San Diego Unified School District approves superintendent’s plan to lay off employees, increase class sizes, to close budget gap
By SARAH SAPEDA
City News Service
The San Diego Unified School District Board of Education voted 3-2 today to approve Superintendent Bill Kowba’s preliminary recommendation to lay off more than 1,100 employees and increase class sizes to close a projected budget gap that could reach $124 million in the next school year.
Kowba said preparation of next year’s budget would be driven by several key factors and assumptions including that employee concessions could not be included in budget planning until they were negotiated.
The solutions called for district staff to be reduced by 1,169 full-time positions, including about 800 teachers who would no longer be necessary because of larger class sizes. Cuts to nursing, counseling and police services were also recommended, as well as a 50 percent funding reduction for visual and performing arts programs.
The plan also calls for the district to sell off $21.5 million in real estate to mitigate the cuts.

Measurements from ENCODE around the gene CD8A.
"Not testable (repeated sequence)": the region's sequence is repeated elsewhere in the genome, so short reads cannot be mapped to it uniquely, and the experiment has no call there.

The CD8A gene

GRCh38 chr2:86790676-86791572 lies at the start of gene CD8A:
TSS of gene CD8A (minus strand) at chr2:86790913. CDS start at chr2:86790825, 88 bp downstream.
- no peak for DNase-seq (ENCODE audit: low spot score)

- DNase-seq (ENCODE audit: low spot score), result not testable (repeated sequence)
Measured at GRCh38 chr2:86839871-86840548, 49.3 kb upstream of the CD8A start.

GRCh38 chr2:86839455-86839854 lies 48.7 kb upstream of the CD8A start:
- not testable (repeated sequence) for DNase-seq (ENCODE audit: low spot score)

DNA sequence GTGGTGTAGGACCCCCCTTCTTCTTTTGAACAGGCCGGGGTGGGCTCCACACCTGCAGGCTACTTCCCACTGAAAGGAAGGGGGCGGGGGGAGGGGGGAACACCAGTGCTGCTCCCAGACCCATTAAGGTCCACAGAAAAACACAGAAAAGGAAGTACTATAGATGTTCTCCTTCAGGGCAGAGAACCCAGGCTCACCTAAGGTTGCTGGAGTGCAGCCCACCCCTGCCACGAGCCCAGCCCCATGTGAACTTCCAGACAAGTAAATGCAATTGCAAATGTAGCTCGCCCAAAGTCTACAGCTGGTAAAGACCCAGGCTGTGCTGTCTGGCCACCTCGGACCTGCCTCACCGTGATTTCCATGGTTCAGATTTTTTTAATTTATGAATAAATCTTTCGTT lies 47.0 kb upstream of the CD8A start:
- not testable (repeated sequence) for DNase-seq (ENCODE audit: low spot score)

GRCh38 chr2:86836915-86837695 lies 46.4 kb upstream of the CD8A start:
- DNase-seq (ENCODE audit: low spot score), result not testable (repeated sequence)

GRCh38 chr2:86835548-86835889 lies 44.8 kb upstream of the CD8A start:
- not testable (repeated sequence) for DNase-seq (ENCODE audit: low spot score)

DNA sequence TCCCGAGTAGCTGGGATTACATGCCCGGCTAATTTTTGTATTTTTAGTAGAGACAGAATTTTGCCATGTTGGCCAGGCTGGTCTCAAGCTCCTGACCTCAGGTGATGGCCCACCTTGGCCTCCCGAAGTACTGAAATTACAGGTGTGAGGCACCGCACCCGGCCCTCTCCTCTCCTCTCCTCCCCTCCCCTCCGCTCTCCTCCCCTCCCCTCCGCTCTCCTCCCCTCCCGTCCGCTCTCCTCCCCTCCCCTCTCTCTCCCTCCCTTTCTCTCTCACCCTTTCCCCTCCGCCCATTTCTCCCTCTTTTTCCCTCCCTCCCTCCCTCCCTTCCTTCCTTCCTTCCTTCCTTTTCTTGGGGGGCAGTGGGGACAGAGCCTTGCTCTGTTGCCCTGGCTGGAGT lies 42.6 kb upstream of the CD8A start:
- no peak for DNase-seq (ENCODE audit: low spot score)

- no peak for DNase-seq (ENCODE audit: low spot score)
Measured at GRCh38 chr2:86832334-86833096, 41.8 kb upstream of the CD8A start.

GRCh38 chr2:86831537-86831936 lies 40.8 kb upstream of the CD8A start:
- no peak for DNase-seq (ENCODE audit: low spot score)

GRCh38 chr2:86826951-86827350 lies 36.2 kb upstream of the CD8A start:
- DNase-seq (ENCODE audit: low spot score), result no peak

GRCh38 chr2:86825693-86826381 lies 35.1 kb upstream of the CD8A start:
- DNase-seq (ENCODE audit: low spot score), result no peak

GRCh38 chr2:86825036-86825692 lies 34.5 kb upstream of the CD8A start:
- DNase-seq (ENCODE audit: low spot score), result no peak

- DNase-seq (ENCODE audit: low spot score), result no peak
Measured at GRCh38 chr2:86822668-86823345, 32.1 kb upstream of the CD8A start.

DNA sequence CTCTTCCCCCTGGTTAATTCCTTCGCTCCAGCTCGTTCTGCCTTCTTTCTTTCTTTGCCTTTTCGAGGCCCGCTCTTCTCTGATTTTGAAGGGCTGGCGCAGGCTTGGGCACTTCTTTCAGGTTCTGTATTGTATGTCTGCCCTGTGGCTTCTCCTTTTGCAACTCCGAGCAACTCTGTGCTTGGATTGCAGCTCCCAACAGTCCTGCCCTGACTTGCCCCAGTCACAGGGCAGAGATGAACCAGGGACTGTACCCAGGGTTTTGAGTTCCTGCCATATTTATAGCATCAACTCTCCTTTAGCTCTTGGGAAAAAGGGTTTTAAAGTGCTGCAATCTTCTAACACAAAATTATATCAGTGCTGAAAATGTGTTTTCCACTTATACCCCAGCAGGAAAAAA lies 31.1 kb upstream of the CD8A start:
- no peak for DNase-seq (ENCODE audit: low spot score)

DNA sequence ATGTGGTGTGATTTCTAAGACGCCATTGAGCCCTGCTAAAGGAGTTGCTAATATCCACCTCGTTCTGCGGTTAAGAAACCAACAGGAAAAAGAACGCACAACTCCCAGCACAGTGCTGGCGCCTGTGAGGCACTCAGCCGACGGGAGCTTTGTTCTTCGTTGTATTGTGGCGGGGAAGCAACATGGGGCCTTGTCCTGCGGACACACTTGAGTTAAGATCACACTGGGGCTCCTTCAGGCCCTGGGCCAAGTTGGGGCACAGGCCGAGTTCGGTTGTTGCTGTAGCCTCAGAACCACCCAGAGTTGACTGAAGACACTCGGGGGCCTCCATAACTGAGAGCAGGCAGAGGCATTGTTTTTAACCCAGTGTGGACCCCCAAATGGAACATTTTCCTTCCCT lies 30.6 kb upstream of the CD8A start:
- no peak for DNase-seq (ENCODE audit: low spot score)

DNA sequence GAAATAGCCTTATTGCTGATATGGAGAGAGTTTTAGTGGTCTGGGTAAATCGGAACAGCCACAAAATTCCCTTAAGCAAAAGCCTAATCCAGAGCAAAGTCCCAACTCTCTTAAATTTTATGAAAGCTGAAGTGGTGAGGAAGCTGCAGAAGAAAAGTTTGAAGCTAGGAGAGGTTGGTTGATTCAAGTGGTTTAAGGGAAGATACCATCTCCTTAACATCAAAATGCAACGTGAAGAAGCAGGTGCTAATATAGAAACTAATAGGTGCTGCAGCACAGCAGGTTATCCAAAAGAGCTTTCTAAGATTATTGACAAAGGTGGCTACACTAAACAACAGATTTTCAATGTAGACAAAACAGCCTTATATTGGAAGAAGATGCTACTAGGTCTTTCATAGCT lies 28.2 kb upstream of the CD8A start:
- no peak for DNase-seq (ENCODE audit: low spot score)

The figures were formulated based on a worst-case scenario, the failure of Gov. Jerry Brown’s initiative that would raise income taxes on those making more than $250,000 per year and a half-cent sales tax increase, which would drive a budget shortfall already projected to be $81 million to about $122 million to $124 million, according to district financial staff. The additional reductions if the measure fails would go into effect mid-year.
If the tax measure passes, the district would be funded at the same level it is during the current school year, minus about $9 million in transportation funding which would be cut regardless, according to financial staff.
“This year, the governor’s budget proposal for education is dependent upon the November election which means it’s very likely that we’re not going to see much change,” said board member Richard Barrera.
“If that ballot measure, or some ballot measure passes, all it means is that we don’t have additional cuts, it doesn’t mean additional revenue coming into the district.”